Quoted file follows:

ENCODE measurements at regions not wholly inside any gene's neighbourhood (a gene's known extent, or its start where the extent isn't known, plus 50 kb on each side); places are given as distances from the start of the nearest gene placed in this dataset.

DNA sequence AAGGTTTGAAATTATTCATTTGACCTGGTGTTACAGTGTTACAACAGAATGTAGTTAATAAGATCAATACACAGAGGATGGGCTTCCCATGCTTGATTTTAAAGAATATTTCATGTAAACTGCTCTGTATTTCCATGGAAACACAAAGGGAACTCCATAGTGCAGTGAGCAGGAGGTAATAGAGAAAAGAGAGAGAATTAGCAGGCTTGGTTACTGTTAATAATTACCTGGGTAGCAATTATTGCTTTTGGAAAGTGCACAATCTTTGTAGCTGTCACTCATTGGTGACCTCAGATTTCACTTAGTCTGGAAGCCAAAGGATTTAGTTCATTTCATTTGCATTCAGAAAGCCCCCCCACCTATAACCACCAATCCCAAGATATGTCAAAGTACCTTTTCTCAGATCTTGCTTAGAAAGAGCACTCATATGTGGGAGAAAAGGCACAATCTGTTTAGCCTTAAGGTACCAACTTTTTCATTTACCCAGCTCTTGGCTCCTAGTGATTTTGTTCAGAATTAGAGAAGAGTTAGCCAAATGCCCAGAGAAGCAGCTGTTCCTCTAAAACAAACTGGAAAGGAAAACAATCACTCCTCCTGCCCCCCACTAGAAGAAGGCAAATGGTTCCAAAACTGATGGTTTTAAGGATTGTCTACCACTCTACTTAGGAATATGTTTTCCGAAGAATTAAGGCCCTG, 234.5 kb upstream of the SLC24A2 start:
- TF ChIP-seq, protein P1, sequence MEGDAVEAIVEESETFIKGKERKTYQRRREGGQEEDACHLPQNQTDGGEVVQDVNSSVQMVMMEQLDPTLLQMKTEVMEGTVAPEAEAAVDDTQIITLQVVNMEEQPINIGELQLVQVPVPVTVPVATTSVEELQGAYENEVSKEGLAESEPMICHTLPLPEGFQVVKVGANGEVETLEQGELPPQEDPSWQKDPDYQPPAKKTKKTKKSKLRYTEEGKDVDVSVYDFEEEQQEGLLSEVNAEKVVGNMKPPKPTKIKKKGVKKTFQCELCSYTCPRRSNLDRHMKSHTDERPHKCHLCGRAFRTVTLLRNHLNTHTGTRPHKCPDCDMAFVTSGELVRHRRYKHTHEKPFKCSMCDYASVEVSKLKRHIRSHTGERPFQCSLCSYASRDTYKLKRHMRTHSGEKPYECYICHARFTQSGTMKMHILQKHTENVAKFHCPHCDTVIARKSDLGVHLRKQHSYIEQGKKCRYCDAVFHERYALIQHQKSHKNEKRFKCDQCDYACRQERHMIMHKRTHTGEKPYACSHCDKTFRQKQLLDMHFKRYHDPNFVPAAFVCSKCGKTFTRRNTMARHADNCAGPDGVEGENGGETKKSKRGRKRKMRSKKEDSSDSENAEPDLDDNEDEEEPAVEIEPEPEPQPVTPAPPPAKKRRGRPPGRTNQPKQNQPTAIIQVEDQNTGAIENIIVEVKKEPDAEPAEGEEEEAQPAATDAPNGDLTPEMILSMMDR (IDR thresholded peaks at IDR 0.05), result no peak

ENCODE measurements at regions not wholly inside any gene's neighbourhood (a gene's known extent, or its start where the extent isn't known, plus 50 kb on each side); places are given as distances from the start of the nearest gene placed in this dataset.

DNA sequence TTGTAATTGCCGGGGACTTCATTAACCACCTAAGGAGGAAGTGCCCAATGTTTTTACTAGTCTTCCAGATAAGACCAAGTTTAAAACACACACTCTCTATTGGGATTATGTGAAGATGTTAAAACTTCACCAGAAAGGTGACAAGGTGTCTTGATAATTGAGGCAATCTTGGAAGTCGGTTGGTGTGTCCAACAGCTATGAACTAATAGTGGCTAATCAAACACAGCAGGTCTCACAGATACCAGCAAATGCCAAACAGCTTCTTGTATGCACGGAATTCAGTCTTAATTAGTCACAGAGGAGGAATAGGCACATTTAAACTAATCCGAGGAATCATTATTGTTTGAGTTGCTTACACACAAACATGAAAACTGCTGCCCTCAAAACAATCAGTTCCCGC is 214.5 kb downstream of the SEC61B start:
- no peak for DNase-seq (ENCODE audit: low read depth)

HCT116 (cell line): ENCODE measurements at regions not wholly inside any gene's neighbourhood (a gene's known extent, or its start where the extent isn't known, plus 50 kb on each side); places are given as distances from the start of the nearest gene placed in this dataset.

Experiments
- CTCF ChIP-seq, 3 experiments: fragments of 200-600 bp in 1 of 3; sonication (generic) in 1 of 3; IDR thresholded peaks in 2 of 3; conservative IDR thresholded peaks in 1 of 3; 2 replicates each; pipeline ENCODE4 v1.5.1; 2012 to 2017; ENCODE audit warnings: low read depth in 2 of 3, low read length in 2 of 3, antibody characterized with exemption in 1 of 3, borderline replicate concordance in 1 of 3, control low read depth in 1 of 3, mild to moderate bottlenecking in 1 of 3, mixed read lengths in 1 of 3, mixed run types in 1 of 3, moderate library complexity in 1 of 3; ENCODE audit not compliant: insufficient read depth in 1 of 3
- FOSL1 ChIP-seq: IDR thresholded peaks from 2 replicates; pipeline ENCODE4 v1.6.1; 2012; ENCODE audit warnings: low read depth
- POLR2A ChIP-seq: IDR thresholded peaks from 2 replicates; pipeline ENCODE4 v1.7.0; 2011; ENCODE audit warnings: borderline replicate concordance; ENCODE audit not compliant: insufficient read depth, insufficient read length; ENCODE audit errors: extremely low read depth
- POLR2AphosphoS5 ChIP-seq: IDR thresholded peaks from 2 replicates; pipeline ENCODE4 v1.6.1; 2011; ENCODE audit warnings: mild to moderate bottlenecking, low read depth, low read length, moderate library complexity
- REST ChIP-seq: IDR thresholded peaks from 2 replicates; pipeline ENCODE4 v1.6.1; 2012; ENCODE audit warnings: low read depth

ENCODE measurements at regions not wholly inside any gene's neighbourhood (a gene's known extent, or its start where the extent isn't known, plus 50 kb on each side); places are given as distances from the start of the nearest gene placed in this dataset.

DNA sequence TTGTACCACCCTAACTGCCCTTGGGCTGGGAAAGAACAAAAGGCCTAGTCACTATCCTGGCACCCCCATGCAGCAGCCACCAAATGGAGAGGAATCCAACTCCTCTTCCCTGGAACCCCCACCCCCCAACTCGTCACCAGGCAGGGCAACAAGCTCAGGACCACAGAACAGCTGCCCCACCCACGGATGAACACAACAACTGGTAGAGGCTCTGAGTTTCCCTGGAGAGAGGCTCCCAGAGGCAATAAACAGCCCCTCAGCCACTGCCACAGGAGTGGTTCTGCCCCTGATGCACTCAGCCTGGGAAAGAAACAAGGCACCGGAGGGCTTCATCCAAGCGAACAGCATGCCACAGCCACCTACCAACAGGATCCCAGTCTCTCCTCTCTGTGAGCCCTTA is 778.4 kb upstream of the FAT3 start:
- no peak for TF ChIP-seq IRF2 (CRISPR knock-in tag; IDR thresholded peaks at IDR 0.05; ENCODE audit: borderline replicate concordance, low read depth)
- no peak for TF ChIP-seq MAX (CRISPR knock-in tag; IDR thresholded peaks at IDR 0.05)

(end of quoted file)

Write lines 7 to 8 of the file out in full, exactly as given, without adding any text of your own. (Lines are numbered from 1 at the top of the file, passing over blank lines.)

HCT116 (cell line): ENCODE measurements at regions not wholly inside any gene's neighbourhood (a gene's known extent, or its start where the extent isn't known, plus 50 kb on each side); places are given as distances from the start of the nearest gene placed in this dataset.

Experiments